Ironically, the right is also divided in its willingness to characterize Iran as enormously threatening to American interests. The anti-Iran hawks believe that the Islamic Republic is the subversive center of most of the really threatening anti-American Islamic radicalism in the world. They further believe that successive American administrations, including those of both Bill Clinton and George W. Bush, have systematically understated the threat posted by the mullahs. Andy McCarthy's review of Michael Ledeen's new book succinctly captures the position of the anti-Iran hawks:
For three decades, Iran has made war on the United States and unabashedly told the world that it seeks the destruction of the United States, all the while — directly and by proxy — murdering and imprisoning Americans. For three decades, Iran has brayed that “Death to America” is the alpha and the omega of its revolutionary designs.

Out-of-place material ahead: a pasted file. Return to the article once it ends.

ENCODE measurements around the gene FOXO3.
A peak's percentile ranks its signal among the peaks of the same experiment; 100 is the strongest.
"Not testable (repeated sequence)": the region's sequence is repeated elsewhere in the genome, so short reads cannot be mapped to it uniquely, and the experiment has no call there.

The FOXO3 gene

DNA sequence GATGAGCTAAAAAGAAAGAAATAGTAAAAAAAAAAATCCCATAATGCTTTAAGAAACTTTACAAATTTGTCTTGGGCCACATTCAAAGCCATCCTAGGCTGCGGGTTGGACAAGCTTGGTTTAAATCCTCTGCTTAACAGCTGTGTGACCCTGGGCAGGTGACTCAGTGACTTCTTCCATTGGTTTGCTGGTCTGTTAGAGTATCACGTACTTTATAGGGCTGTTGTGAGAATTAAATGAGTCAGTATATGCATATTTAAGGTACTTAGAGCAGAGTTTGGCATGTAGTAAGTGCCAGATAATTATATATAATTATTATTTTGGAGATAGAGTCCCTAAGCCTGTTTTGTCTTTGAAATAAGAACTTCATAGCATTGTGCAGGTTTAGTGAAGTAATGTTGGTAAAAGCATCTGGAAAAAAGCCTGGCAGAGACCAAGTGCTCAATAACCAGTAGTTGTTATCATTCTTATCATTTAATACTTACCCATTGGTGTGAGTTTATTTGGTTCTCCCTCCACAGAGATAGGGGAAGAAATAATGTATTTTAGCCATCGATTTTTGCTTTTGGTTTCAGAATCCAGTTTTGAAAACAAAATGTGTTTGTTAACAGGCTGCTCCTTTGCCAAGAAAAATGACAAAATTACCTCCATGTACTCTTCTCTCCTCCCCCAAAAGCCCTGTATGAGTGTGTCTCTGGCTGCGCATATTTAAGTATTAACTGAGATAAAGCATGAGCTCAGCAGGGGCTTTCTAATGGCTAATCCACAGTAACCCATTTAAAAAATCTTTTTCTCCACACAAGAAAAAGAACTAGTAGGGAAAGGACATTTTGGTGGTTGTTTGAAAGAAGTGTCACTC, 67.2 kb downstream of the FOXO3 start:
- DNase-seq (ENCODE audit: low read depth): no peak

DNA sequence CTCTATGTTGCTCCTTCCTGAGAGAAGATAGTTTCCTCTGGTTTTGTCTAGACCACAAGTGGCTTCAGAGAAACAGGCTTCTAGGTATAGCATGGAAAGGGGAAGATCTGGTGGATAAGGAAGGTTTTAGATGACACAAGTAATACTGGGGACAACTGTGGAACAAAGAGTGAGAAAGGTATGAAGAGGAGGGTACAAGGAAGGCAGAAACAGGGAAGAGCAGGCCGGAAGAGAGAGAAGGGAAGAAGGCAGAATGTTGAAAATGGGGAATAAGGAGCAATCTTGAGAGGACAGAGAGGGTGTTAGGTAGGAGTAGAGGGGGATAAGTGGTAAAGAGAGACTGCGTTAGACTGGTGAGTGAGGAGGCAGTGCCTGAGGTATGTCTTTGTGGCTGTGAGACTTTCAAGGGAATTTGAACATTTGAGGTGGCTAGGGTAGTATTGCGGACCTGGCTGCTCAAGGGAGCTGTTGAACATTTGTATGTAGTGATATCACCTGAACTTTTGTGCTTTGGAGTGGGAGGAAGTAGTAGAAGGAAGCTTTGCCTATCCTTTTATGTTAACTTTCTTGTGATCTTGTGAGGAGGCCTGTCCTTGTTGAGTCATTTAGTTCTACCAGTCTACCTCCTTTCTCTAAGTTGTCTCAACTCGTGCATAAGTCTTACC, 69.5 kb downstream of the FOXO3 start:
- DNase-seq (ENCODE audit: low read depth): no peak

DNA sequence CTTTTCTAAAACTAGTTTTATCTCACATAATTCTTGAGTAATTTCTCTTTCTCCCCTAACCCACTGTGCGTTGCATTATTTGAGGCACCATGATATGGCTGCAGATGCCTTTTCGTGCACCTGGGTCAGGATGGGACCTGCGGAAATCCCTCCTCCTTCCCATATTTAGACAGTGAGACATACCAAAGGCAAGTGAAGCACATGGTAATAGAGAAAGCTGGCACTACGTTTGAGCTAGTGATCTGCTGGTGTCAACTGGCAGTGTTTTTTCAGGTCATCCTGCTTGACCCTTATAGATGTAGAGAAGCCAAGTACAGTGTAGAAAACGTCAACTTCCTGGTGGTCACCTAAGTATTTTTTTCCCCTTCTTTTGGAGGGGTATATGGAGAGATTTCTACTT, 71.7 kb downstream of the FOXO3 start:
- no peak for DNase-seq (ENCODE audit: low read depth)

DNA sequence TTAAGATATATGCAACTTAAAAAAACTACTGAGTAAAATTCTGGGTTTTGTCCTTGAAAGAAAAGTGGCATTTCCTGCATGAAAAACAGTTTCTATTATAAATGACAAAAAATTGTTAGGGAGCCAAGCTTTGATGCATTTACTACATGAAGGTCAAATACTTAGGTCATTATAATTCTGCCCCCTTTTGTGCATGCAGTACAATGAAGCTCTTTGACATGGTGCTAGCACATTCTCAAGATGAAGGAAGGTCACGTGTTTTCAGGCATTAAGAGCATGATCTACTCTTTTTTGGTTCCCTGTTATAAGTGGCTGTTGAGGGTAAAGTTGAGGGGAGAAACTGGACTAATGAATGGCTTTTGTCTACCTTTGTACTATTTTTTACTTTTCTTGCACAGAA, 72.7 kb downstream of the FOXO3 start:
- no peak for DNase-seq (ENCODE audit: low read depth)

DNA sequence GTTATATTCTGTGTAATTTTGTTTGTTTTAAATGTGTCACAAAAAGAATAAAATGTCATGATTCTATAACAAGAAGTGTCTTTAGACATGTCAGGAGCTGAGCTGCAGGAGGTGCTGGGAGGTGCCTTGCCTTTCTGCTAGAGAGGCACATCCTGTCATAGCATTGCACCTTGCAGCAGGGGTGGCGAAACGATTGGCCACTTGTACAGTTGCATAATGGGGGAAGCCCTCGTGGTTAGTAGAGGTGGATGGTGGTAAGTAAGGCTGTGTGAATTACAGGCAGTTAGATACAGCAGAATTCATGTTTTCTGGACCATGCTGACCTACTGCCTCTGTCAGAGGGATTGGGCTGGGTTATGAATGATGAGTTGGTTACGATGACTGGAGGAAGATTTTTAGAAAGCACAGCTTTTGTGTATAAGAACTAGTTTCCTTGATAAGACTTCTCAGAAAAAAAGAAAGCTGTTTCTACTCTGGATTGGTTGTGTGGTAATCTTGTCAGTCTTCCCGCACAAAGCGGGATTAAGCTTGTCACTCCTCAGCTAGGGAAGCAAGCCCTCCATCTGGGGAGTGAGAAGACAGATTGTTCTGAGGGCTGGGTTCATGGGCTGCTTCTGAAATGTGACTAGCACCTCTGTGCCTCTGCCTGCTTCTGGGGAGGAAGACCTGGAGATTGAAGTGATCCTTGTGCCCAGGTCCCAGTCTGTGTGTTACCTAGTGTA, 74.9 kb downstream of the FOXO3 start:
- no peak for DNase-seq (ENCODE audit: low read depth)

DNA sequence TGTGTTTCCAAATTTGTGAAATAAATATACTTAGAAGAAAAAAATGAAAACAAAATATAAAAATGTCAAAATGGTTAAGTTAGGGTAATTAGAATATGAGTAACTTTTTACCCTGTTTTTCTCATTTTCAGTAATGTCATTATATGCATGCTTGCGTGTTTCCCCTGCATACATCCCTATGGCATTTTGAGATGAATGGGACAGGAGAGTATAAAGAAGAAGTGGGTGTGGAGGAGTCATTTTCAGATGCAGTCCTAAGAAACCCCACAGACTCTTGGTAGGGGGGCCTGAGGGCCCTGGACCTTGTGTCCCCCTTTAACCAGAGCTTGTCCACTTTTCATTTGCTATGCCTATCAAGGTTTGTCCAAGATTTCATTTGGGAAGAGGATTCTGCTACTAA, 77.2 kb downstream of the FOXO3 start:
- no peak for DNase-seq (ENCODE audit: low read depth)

And for three decades, the United States — under Democratic and Republican administrations — has pretended it just isn’t so.
Any day now, diplomats from Cyrus Vance to Robert MacFarlane to Madeleine Albright to Richard Armitage to Condoleezza Rice have wishfully maintained, we will strike the Grand Bargain. Any day now, the rapprochement will take hold. If we just overlook this atrocity or apologize for that indignity, the Iranian mullahcracy, a regime myopically dedicated to expanding and exporting its messianic hatred, will transmogrify into a normal government. It will renounce the terrorism that has been the spectacularly successful instrument of both its foreign policy and its iron-fisted domestic control. It will see the purported wisdom of abandoning its nuclear ambitions and the terror-mongering that has brought it to the brink of dominance on the world stage.
Well, we can continue living the dream, the suicidal illusion that it will all work out if we just negotiate … while they kill.
Why, in the view of the hawks, have successive administrations clung to the hope that negotiations will work? Because, in their view, those administrations have had no strategy: